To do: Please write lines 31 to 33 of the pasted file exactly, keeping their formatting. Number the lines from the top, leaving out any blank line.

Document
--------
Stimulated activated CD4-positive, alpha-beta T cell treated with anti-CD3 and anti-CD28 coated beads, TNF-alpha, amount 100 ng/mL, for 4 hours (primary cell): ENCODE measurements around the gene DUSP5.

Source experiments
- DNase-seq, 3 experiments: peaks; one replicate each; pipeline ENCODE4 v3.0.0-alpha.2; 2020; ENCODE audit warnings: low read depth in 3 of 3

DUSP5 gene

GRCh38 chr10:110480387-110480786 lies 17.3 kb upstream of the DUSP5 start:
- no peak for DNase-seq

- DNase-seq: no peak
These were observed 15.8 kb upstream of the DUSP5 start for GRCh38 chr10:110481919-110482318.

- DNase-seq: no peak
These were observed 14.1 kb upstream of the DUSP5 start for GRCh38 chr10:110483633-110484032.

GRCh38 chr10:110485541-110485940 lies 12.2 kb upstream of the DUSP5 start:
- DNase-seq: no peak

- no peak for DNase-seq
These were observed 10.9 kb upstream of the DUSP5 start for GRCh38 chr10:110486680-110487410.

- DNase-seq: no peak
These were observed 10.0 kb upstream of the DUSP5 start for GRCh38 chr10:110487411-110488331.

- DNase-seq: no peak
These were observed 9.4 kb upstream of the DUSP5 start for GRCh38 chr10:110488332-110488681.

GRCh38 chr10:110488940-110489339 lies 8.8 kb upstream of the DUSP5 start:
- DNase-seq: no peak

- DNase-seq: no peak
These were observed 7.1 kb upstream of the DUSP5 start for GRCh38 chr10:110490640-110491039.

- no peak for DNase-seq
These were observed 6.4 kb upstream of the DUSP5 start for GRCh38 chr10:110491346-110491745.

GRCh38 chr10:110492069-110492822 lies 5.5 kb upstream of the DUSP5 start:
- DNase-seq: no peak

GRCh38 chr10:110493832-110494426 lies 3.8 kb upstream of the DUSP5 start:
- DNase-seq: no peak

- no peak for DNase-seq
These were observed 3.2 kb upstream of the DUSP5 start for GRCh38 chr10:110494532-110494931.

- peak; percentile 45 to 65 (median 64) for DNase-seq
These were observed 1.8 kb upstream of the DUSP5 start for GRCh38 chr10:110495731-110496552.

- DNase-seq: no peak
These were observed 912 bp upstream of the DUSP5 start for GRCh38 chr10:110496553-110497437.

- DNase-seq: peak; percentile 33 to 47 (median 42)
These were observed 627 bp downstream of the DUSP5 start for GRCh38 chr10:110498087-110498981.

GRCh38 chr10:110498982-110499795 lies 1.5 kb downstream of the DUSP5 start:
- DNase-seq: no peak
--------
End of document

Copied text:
- peak; percentile 45 to 65 (median 64) for DNase-seq
These were observed 1.8 kb upstream of the DUSP5 start for GRCh38 chr10:110495731-110496552.

- DNase-seq: no peak